Big Fish in the family storytelling pond
JANESVILLE—Fathers are complicated.
They’re the menacing figure best captured in the phrase, “Wait until your father gets home!” At the same time, they’re the guys who are way more lax than Mom, the guys who bought us ice cream before dinner, the fun guys with the store of corny jokes and long stories we’ve all heard a thousand times.
For two weekends this fall, UW-Rock County is presenting “Big Fish,” the musical based on the novel by Daniel Wallace and the film from Tim Burton.
It’s the father story of all father stories, and a funny and touching story that captures the complexities of our relationships with our dads.
“Big Fish” is the story of Edward Bloom, a traveling salesman. He was the kind of dad who spun imaginative tales about life, stories filled with fantastic creatures and adventures.
His son, Will, loved these stories as a child, but now that his father is reaching the end of his life, Will wants to know what is true. Will, who is about to become a father himself, wants to resolve the complicated relationship with his father.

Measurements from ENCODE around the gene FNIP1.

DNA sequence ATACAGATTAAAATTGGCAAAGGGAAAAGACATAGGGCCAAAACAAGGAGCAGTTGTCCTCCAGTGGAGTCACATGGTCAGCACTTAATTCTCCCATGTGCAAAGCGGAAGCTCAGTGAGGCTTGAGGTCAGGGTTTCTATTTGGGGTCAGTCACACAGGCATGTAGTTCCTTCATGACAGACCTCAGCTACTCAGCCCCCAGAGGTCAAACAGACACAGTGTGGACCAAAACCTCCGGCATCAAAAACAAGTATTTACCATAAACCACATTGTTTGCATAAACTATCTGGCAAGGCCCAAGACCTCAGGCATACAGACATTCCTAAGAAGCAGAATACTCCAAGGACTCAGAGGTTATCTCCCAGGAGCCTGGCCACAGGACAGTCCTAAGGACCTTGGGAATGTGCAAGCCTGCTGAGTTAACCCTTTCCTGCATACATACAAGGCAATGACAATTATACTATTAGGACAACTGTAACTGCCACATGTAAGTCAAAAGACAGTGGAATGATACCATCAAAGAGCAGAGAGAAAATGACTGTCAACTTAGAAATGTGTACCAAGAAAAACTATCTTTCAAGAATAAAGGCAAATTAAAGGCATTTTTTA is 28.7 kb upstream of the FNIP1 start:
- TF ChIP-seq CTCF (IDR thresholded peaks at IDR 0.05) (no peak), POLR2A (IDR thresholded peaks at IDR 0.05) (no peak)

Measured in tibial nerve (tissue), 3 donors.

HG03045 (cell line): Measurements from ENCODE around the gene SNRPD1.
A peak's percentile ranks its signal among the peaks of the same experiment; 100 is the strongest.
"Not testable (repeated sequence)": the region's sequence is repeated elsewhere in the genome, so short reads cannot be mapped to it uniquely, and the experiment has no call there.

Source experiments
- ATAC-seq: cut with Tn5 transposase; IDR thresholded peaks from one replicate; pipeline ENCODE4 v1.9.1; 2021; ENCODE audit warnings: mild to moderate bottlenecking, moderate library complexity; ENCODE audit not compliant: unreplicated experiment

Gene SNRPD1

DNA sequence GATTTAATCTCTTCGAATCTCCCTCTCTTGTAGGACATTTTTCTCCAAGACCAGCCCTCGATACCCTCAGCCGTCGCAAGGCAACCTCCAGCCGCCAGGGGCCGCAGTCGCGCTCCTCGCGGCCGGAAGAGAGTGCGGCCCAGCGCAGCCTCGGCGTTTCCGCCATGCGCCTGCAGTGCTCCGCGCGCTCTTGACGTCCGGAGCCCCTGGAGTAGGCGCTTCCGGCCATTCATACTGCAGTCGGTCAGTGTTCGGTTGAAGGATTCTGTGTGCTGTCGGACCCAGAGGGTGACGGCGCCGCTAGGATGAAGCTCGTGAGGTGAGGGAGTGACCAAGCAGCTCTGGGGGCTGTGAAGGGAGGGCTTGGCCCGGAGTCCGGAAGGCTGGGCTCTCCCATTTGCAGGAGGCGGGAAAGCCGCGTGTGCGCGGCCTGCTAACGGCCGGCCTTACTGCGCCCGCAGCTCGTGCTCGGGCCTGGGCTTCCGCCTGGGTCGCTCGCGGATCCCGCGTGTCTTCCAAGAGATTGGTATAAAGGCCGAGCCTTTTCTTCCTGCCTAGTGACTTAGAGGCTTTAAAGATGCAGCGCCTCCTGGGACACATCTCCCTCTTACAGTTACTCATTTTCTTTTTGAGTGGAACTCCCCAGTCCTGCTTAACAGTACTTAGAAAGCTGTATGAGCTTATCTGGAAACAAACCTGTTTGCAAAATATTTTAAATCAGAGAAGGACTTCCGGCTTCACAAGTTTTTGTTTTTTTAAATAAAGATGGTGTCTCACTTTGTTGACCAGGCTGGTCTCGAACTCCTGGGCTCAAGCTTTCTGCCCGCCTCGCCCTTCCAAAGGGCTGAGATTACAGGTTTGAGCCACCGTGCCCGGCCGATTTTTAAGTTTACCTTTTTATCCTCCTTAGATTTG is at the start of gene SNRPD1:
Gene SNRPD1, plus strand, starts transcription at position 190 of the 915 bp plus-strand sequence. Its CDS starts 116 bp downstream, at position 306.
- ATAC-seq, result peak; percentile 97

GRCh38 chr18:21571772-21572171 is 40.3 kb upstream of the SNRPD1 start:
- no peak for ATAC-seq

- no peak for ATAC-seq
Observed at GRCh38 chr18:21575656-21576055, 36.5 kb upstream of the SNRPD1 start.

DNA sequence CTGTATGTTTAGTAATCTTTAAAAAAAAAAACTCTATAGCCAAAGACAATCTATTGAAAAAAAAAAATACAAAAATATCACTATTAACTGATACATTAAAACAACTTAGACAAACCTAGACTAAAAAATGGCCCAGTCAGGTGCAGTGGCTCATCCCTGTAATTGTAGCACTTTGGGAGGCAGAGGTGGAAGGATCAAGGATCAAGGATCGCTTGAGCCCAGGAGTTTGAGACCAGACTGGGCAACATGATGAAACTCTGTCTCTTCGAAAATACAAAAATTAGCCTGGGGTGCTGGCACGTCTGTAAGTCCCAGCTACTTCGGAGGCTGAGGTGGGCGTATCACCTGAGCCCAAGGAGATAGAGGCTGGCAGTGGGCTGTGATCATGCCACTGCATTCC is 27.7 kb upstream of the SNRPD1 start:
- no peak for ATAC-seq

How elaborate are his father’s stories?
Think Walter Mitty, only with a magical edge—and way more likeable.
One of the show’s songs outlines Bloom’s alleged accomplishments as “Ashton’s Favorite Son.” They include “hero of the baseball diamond,” “champion of the science fair,” “captain of the student council” and “football hero, too.”
At one point, Edward encourages his son to create his own stories.
Throughout the musical, Will begins to understand the importance of those stories and is able to connect with his father’s real-life heroism, both real and metaphorical.
Trevor Rees, UW-Rock County director of theater, said he was looking for a work that would challenge students and, at the same time, have an impact on the community and the audience.
Part of what Rees found so powerful in the musical is Edward Bloom’s storytelling. With 24-hour news cycles, Facebook and other forms of social media, storytelling is a tradition that has almost been lost, Rees said.
Twitter, for example, expects stories to be compacted into 140 characters.
Family stories—and most of them contain exaggerated elements—are part of our personal and cultural identities, Rees said.
It’s crucial to keep passing them down to figure out who we are, he said.